“Defensively, we have been playing pretty well. We close faster on guys in the corner and were getting help from second and third guys. And we were able to break the puck out, which makes a huge difference.

“We got to skate, got to skate. As long as we’re skating, we’re OK. Sometimes we were too passive in the past. We didn’t initiate games and we did that tonight.”

Canada wins World Cup, rallying to beat Europe 2-1

Canada wins World Cup, rallying to beat Europe 2-1

TORONTO -- Brad Marchand scored a short-handed goal with 43.1 seconds left and Canada beat Team Europe 2-1 on Thursday night to win the World Cup of Hockey.

The Canadians won the best-of-three finals 2-0.

Patrice Bergeron tied it with a power-play goal with 2:53 left in the third, and Marchand won it with a shot from the slot.

Canada has won 16 straight games, including two Olympic gold medals, since losing to the U.S. in the 2010 Olympics.

Carey Price made 32 saves for the Canadians, who started slow before ending the tournament with a furious rally that fired up a once-quiet crowd.

Zdeno Chara scored early for Europe, and Jaroslav Halak made 32 saves for the eight-nation team.

Sidney Crosby was named MVP of the tournament with three goals and a World Cup-high 10 points.

After getting that award, he was presented with a silver World Cup of Hockey trophy and he skated with it around the ice just months after hosting the Stanley Cup for the second time in his career.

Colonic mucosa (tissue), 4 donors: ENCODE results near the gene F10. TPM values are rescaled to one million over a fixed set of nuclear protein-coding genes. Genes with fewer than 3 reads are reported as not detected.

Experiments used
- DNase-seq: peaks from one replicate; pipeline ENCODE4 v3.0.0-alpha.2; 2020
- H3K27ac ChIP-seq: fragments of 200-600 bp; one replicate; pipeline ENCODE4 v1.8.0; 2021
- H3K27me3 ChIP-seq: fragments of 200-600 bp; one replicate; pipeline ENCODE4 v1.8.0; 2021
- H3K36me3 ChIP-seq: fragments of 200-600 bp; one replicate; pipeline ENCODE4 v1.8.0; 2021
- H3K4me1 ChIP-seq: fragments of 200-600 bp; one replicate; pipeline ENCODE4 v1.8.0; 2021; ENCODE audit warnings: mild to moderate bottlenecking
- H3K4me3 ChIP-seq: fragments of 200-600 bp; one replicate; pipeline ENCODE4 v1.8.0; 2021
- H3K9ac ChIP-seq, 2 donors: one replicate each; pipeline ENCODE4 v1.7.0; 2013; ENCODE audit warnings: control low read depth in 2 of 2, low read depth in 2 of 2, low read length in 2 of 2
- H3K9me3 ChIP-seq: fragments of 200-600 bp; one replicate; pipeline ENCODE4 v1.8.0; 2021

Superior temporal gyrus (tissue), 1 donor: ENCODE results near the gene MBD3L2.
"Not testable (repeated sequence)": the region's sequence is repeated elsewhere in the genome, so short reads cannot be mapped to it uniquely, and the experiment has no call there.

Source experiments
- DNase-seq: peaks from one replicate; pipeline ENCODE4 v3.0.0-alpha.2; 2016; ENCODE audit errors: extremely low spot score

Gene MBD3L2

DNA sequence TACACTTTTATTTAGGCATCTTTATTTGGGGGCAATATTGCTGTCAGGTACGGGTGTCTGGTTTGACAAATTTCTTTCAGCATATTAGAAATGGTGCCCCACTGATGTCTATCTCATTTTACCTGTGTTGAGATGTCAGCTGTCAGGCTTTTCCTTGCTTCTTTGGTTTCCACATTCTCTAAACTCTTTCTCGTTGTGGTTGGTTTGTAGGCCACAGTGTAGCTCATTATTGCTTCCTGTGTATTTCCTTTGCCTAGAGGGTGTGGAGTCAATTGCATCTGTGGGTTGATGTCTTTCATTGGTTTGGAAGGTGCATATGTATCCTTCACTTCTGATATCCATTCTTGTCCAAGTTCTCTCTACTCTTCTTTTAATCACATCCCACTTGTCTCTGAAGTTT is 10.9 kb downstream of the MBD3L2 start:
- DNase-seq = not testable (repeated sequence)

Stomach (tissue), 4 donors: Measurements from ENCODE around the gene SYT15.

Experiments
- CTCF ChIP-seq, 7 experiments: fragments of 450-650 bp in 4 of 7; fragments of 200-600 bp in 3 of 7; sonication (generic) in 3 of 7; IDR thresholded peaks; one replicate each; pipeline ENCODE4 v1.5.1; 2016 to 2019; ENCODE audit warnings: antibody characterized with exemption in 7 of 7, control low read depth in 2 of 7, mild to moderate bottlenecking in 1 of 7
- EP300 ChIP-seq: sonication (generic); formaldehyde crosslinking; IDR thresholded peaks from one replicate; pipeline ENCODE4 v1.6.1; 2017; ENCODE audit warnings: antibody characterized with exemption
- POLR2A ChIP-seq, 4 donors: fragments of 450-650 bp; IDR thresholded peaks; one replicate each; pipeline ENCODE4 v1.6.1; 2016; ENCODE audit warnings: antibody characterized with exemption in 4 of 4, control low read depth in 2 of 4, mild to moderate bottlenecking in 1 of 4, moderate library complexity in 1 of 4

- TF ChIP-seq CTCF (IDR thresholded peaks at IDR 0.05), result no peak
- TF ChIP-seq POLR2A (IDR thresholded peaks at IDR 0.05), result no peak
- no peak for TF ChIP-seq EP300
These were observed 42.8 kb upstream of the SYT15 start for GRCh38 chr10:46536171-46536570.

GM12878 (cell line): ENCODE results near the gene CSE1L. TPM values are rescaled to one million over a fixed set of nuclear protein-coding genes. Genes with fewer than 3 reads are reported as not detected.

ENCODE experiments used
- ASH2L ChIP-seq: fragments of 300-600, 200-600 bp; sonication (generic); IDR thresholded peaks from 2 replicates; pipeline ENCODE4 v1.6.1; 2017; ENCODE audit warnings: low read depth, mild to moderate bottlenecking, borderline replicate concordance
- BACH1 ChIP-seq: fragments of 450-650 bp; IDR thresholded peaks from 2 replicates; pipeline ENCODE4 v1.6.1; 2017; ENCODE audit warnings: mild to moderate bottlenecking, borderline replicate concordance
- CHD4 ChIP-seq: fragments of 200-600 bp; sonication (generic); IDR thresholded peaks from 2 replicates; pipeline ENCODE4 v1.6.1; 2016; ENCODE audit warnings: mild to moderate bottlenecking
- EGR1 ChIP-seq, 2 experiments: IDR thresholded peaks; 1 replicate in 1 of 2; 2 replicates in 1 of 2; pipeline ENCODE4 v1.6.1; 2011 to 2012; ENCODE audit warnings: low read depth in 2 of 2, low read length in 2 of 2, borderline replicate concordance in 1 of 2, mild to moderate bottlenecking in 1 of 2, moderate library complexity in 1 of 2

He set up the tying goal, passing the puck off the boards to Brent Burns, whose shot just inside the blue line was redirected by Bergeron's raised stick.

Crosby was stewing after each of the first two periods.

When the game was over, he was sporting an ear-to-ear smile.

The Canadians closed the game in impressive fashion after a lackluster start.

In front of an unenthusiastic crowd and a lot of empty seats in the home of the Toronto Maple Leafs, the Canadians started flat and the Europeans made them pay for their apparent apathy.

Unlike the last two times Canada trailed briefly to the U.S. and Russia, it could not come back against Europe quickly.

It looked as if it wasn't going to be Canada's night when John Tavares had a wide-open net to shoot into, but hit the right post from the bottom of the right circle. Earlier in the same shift, the New York Islanders forward missed the net on a one-timer opportunity.

Canada averaged 4.4 goals over the first five games of the tournament, giving Price plenty of support. It didn't score as much in the final game of the tournament, but two goals were enough to win thanks to Price.

Chara, a Slovakian and Boston Bruins defenseman, scored from the left circle with a wrist shot through traffic two teammates created in front of the net off a short, soft pass from Andrej Sekera in the slot.

Crosby was part of a scrum at the end of the first period in which his helmet was knocked off near Europe's net at the end of the first period. After the horn sounded to end the second, Crosby lingered on the ice to shot at Swiss defenseman Roman Josi.

Crosby was clearly frustrated, playing with a pair of Boston Bruins, Marchand and Bergeron, who had combined for 22 points through the first five games.

Europe outshot the Canadians 12-8 after the first period and 27-21 after the second.

The Canadians had three power plays over the first two periods and failed to take advantage, falling to 2 for 17 with an extra skater. On one of their power plays, they needed Price to make stops on breakaways.